Pregame interviews: KU vs. UNI
Kansas basketball players answer questions from the media Friday, March 19, 2010. The Jayhawks will face Northern Iowa Saturday afternoon.
Oklahoma City Underpublicized University of Northern Iowa center Jordan Eglseder knows all there is to know about renowned Kansas University big man Cole Aldrich.
“I see him on TV all the time. He blocks 100 shots a game,” said Eglseder, a 7-foot, 280-pound senior man mountain from Bellevue, Iowa.
Eglseder takes a team-leading 11.9 scoring average and 7.4 rebound mark into today’s second-round NCAA Midwest Regional game, set for a 4:40 p.m. start in Ford Center.
“He’s skilled, powerful. I need to get into his body to see what I can do,” added Eglseder, who, like Aldrich, is not afraid to throw his weight around.
Of course, Eglseder has more body to work with. Aldrich, who averages 11.2 points, 9.8 rebounds and 3.5 blocks, tips the scales at 6-11, 245 pounds.
“He’s just a big body,” Aldrich said of Eglseder, who scored nine points and grabbed 10 rebounds while playing 18 minutes in Thursday’s 69-66 first-round victory over UNLV.
“Dexter Pittman (Texas’ 6-10, 290-pound pivot) is probably one of the best you can compare to him. He moves his feet well and has great hands,” added Aldrich, who had seven points off 2-of-10 shooting with five rebounds while holding Pittman to three points off 1-of-5 shooting with three boards in KU’s 80-68 victory over the Longhorns on Feb. 8 in Austin.
Eglseder had 20 points and 14 rebounds in a huge 63-60 victory on Dec. 2 at Iowa State
Like Aldrich, Eglseder recalls facing just one true pivot this season. That’d be Garrett Stutz, a 7-foot, 240-pound sophomore from Wichita State.
He had 10 points and four boards, compared to Stutz’s 11 points and six boards in UNI’s 67-52 victory in the Missouri Valley postseason-tourney title game. Stutz, who is just a sophomore, played sparingly in the other two games versus UNI.
“I’d definitely rather play against one bigger guy than two 6-6, 6-7 guys who guard me. It makes it a lot easier,” Eglseder said.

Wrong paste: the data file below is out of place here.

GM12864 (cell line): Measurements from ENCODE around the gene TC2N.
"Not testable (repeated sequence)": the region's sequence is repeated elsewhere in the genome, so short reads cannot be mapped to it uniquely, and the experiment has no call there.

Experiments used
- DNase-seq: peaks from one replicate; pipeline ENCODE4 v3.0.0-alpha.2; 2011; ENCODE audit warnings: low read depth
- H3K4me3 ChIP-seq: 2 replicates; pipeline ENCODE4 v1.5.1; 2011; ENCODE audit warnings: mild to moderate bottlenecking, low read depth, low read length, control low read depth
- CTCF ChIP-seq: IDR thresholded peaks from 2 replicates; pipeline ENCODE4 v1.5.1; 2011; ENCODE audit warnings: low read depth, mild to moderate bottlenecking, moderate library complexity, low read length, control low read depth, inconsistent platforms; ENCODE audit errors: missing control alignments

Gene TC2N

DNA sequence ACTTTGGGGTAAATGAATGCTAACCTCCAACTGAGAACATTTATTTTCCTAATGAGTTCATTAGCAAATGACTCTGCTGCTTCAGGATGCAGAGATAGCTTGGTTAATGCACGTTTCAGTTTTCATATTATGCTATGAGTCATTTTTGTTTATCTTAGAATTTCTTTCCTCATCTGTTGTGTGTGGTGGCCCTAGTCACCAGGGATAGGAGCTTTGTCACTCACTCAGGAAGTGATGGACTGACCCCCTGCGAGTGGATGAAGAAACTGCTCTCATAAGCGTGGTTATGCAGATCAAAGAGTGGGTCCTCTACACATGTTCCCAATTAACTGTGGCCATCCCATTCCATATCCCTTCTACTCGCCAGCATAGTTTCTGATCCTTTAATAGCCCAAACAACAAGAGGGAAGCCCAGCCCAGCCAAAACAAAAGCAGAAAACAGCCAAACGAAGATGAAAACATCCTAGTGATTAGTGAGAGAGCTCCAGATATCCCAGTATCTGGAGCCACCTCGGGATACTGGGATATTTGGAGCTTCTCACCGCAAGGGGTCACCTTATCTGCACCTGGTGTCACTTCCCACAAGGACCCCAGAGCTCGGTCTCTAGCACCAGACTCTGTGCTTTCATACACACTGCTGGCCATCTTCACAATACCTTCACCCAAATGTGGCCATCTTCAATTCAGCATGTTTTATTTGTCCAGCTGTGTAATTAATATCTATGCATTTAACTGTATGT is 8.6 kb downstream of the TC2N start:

“Just going out and seeing another true center is always fun. It’s going to be a battle in the paint tomorrow,” said Aldrich, who had five blocks in KU’s 90-74 first-round victory over Lehigh and needs just seven to tie Greg Ostertag as KU’s top shot-blocker in history (he has 251 to Ostertag’s 258).
Actually, these two pivots have played against each other before, though details are somewhat sketchy.
“His 15-year-old AAU team, the Minnesota Magic, came down to Cedar Falls. I was a junior (at Marquette High). He was a sophomore. They made a three at the buzzer to beat us,” Eglseder said. “We were both around the same size. He was more athletic than I was. It was pretty physical.”
Aldrich has a recollection of going against the left-handed shooter.
“My dad called me today to share a memory about that,” Cole said. “It’s tough to remember. We’ve played so much basketball between now and then. I do remember going there for an AAU tournament. He was good back then, and he’s only gotten better.”
Eglseder, who has never fouled out in a college game in a career spanning 163 games (Aldrich has fouled out in two of 110 games), will find out today if Aldrich is the best big man he ever has faced.
His current No. 1 foe? Andrew Bynum, a 7-footer who plays for the Los Angeles Lakers.
“He was a handful,” Eglseder said of Bynum, whom he faced in a camp setting.
KU coach Bill Self, who has to worry about more than stopping Eglseder (UNI has made 220 of 617 threes for 35.7 percent and has held foes to just 54.6 ppg), knows what Aldrich has to do to win the matchup and help KU win the game.
“One of the keys is Cole needs to be the most athletic, quicker of the two,” Self said. “He’s not going to go through this guy at all. He didn’t go through Pittman at all. He has to go in understanding he has to make a quick move because there’s going to be some other purple jerseys down there on top of him.
“It’ll take footwork and catching the ball in areas where he (Aldrich) can go to work as opposed to catching it outside the scoring area.”